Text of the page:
II. Subject Matter: The Food Chain A. Science Concepts/Ideas: A food chain shows the relationship between organisms: the producer as food maker; the consumer as food user; and the decomposer, the one which helps in the continuous flow of the food cycle. Trophic level is every step of the way along food chain. B. Processes: Observation, comparison, classification, making inferences C. Materials: Article on Food Chain 1/4 sheet of cartolina; Group picture of animals Aquarium References: Science Book - Jesse A. Villegas Exploring Science and Health 6 III. Procedure: A. Preparatory Activity: a. Review: Ask the pupils to explain the food nutrient cycle. b. Set up standards for the trip to the Science Garden. c. Read guide question: What do living things in the garden eat in order to live? B. Developmental Activities: 1. Motivational Activity: Do you want to know how food is transferred from one organism to another? 2. Presentation: Let the children observe the living things in the garden. Ask the children to identify the living things. Have them choose a group of living things in the garden that may show a food link or a food chain. Let the pupils identify each organism in the food chain like producer, consumer and decomposer. Follow up questions:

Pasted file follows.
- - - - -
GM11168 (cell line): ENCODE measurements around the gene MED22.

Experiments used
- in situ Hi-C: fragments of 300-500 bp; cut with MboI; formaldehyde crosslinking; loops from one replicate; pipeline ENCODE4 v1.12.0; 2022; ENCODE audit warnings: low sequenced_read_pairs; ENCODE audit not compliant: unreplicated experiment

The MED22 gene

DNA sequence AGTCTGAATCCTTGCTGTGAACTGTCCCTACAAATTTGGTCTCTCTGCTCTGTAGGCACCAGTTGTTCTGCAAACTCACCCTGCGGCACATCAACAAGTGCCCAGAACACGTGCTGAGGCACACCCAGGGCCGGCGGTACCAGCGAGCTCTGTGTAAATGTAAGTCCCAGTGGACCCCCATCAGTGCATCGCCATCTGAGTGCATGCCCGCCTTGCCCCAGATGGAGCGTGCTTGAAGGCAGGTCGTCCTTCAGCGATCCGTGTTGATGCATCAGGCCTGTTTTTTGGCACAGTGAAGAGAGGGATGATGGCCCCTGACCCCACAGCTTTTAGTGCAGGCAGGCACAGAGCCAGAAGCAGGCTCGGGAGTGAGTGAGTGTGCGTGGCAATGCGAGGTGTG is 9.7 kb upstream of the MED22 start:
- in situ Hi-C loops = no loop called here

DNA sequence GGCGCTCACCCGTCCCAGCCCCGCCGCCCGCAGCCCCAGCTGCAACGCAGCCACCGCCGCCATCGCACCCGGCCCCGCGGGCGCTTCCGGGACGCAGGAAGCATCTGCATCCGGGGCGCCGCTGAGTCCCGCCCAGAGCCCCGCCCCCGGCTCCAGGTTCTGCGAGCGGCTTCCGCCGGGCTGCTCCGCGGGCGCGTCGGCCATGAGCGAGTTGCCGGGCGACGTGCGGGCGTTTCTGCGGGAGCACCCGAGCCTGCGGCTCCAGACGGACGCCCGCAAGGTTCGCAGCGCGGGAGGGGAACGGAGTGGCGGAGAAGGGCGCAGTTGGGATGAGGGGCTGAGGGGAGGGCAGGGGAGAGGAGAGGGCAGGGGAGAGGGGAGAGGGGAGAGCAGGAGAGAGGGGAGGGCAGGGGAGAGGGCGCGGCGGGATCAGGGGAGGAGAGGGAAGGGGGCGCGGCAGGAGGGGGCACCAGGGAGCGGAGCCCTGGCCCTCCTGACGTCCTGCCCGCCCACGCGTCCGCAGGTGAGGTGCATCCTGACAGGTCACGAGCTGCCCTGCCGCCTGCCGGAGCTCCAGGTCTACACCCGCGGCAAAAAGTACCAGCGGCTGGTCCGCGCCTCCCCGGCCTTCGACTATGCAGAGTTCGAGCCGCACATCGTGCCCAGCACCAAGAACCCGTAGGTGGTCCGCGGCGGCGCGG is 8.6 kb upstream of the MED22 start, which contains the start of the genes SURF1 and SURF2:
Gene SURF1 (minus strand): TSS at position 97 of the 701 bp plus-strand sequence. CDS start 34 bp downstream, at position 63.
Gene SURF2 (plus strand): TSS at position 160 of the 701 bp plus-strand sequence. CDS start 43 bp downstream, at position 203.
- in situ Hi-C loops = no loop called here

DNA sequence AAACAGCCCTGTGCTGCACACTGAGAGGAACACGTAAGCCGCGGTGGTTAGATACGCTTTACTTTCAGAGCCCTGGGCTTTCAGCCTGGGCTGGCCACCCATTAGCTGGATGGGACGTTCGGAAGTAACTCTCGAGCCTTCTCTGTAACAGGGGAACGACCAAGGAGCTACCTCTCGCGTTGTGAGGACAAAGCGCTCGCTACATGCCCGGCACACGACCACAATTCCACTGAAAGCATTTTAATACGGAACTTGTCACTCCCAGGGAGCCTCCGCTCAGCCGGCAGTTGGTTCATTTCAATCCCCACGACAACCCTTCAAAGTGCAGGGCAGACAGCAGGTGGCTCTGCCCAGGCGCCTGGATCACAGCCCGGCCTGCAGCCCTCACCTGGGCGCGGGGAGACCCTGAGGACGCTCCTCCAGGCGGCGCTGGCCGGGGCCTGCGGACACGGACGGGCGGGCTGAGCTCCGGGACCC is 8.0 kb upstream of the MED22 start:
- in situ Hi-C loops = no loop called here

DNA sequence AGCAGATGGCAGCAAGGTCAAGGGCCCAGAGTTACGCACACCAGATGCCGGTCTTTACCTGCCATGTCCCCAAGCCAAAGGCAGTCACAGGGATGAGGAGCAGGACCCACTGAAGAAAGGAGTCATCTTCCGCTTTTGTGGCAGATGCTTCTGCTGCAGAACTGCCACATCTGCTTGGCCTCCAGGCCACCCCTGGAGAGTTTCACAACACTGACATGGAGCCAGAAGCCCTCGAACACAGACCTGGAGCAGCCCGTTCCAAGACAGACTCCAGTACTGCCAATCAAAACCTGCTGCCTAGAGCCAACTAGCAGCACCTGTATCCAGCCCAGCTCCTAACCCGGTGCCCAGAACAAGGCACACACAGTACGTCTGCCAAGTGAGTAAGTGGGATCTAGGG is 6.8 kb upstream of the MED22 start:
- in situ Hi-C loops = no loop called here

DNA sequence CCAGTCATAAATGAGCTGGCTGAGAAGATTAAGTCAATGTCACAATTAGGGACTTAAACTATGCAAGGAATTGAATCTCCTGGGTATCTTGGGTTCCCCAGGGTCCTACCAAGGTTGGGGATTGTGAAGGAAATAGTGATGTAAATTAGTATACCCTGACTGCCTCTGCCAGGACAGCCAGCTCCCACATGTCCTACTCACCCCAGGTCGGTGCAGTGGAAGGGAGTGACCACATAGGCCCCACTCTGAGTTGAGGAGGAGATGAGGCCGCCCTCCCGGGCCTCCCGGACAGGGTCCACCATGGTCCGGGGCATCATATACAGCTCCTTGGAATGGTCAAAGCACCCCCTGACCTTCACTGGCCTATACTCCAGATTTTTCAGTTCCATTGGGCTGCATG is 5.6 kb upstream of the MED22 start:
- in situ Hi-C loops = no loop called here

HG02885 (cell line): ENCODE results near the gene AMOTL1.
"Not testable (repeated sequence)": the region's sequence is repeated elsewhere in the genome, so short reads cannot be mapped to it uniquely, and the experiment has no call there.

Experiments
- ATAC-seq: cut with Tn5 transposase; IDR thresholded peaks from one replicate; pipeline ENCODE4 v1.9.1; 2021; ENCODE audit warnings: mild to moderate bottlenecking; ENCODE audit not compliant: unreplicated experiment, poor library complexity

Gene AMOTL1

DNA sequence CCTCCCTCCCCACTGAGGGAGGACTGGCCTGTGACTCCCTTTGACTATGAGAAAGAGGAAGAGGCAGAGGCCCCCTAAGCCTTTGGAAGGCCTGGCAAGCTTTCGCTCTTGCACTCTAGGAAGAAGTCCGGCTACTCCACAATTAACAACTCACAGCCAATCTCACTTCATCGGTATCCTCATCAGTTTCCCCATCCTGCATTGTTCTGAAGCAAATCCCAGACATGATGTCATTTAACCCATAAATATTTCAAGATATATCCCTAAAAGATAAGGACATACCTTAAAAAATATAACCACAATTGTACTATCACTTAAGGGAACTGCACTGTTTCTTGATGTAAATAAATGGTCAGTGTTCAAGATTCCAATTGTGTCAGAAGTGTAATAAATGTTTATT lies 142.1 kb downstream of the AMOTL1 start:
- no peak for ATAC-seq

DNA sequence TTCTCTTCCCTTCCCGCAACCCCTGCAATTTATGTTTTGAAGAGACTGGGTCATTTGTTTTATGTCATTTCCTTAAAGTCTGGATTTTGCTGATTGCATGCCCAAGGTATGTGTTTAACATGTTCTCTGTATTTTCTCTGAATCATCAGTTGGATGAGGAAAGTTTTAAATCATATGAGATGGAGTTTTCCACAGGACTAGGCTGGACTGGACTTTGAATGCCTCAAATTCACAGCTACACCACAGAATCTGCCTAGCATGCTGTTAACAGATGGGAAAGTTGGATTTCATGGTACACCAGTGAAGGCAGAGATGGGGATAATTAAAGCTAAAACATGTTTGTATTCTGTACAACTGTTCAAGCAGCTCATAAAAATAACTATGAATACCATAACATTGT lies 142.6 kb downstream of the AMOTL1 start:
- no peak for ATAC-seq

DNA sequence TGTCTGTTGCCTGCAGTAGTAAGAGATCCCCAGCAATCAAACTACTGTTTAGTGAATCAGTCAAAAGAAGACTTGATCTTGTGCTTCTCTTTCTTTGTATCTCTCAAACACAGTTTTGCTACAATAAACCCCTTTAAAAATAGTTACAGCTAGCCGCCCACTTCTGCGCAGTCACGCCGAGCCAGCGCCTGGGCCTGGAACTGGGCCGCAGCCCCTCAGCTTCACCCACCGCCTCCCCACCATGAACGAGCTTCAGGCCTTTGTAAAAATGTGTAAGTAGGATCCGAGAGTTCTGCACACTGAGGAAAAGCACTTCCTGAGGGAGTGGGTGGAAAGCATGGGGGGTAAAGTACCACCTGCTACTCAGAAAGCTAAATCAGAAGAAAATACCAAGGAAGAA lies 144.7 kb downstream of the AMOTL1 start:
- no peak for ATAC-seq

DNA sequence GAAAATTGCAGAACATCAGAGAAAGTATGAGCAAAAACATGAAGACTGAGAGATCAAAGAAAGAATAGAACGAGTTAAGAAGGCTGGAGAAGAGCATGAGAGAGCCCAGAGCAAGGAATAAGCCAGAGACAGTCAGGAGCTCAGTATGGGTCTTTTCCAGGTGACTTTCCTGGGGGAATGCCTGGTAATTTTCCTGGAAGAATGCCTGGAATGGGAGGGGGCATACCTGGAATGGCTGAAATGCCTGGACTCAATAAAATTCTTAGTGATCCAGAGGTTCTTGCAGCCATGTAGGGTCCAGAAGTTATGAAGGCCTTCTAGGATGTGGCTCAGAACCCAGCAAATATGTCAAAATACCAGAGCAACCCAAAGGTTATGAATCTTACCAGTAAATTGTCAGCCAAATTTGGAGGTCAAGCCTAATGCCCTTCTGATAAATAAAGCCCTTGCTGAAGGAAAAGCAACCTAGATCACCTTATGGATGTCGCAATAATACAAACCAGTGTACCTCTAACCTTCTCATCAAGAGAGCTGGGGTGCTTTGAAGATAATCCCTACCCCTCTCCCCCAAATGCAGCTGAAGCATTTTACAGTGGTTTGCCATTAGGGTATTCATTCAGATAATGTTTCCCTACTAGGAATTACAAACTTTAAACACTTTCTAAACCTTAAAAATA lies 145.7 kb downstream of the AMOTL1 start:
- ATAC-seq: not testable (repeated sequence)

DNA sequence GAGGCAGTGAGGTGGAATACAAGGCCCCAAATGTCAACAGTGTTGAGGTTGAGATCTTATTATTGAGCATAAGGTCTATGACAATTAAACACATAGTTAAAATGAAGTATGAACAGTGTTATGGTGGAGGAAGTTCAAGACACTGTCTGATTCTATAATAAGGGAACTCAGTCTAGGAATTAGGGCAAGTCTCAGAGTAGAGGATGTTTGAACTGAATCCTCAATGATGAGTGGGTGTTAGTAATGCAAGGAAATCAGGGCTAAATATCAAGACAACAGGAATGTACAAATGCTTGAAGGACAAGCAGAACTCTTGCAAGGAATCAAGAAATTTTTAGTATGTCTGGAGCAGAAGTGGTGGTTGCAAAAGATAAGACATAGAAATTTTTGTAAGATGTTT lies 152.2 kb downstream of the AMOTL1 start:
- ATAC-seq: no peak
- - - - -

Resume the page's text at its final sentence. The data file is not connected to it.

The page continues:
Why plants are called producers? Why animals are called consumers? What are decomposers and why are they part of the food chain? Give more examples of food chain in the garden.

3. Concept Formation: What is a food chain? Why should there be decomposers in the food chain? 4. Application: Ask the children to write two examples of a food chain in the sea ecosystem and let them identify the first order consumers to the fourth order and finally the decomposers IV. Evaluation: Construct a pictorial poster of a food chain on a 1/4 sheet of cartolina, and explain the feeding relationships involved. Use the following organisms: 1. mosquitoes, frog, men, snake, chicken 2. mouse, bird, cat, big fish V. Assignment: Prepare a list of plants or plant parts, herbivores, carnivores that eat herbivores and carnivores that eat herbivores. Write the names of the plants, herbivores and carnivores in pieces of paper. One name per piece of paper. If you wish, draw pictures. Arrange the pieces of paper showing "who's eating whom?Start with a plant and end with a carnivore at the top. This is a food chain. Do as many food chains as you like. Cut pieces of yarn. Lay a piece of yarn between each part of the food chain. Glue the yarn to the pieces of paper. Pass your food chain mobiles after a day or two.

Remarks: ____________________________________________________________________ ____________________________________________________________________ ____________________________________________________________________ ____________________________________________________________________ ____________________________________________________________________ ____________________________________________________________________ ____________________________________________________________________ ____________________________________________________________

SCIENCE VI Date: ____________ I. Objective: Construct a food web by joining together several food chains Values: Awareness of the interdependence of living things